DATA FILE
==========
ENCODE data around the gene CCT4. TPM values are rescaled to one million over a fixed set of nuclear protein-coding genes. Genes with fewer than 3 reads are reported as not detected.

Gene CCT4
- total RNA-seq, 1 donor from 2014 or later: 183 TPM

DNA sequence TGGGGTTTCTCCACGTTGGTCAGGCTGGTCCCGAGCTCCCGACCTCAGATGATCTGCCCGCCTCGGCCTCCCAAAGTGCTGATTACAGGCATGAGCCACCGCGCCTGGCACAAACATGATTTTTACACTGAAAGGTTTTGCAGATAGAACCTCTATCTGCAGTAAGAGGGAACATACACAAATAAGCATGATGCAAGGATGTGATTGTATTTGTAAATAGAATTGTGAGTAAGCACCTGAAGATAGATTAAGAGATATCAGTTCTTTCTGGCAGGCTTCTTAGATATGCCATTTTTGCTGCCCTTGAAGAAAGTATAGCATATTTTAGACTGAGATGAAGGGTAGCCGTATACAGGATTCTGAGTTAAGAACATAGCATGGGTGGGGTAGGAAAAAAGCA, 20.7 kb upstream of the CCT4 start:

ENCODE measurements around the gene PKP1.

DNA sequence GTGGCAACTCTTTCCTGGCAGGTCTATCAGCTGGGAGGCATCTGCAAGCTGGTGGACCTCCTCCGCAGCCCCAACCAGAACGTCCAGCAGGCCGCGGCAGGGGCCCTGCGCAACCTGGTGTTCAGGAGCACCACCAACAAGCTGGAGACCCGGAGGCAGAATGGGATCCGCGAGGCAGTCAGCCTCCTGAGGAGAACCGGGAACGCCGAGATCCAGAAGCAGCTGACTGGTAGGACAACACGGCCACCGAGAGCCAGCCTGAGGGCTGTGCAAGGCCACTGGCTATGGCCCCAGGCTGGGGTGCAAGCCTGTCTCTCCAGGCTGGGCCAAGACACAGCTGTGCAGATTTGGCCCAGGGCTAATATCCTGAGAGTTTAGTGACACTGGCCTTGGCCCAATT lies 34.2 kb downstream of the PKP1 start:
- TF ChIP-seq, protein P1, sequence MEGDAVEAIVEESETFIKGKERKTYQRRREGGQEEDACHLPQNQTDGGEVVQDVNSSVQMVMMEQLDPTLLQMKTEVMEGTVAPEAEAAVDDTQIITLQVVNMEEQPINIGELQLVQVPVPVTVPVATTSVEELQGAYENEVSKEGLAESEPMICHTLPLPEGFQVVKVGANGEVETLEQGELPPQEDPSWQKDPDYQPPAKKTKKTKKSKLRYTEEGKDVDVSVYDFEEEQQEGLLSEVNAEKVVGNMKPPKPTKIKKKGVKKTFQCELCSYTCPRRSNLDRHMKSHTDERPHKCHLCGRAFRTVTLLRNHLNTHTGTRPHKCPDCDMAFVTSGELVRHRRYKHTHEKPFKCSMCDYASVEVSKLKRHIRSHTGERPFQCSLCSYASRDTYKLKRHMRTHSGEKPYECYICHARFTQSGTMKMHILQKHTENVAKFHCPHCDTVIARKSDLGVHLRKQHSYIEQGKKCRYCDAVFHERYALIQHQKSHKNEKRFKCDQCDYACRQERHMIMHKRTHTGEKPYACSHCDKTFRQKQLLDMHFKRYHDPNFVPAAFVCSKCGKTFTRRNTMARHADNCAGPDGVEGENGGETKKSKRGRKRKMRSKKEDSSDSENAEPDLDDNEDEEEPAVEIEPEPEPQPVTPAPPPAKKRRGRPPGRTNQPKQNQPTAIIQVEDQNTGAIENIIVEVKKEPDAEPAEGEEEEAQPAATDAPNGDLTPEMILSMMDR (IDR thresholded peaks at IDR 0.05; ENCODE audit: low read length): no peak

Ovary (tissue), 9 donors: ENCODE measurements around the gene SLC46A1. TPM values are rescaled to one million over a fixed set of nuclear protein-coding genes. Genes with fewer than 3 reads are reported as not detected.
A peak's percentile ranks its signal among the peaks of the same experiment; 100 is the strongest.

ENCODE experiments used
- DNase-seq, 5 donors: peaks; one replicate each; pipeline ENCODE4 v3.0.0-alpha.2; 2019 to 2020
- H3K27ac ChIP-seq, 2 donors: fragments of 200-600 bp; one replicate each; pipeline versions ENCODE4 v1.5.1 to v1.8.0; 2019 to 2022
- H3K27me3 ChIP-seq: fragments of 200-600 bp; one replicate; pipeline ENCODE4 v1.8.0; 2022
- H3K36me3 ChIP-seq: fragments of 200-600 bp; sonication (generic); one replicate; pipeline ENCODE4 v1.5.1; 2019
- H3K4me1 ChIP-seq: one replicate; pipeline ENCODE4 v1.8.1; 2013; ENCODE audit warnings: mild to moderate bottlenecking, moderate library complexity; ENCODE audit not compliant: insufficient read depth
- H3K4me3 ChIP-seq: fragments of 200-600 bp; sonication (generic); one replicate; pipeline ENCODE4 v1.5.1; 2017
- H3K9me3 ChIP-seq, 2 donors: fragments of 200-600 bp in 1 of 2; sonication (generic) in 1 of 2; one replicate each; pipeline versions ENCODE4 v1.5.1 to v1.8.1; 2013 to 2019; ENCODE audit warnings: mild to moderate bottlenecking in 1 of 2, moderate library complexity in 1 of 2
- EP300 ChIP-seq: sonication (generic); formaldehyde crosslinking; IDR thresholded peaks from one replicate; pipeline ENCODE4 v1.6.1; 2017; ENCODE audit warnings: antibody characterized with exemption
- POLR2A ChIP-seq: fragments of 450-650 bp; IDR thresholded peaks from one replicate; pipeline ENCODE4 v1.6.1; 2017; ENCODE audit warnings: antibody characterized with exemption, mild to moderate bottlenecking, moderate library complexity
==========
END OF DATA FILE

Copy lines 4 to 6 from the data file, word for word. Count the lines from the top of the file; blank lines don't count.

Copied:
DNA sequence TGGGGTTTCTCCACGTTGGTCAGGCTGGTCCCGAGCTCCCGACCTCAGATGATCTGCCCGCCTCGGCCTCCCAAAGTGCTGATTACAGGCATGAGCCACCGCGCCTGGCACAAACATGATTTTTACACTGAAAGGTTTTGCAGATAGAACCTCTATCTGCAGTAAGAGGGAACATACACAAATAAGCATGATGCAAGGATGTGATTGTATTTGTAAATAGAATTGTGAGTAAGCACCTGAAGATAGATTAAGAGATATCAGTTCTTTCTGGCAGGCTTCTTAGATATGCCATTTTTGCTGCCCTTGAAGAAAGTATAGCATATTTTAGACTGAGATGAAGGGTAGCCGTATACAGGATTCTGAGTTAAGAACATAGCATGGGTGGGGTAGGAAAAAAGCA, 20.7 kb upstream of the CCT4 start:

ENCODE measurements around the gene PKP1.

DNA sequence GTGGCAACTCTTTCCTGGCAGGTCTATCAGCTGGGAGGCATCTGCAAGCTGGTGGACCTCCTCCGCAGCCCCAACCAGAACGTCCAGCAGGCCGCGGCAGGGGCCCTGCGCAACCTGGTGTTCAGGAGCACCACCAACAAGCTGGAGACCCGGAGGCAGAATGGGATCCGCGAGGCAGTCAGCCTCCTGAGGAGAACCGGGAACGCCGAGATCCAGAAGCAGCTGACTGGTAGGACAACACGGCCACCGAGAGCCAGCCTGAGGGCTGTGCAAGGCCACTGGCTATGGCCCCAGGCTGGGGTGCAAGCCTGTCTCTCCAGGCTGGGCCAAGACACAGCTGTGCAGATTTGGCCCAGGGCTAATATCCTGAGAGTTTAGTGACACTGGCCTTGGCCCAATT lies 34.2 kb downstream of the PKP1 start: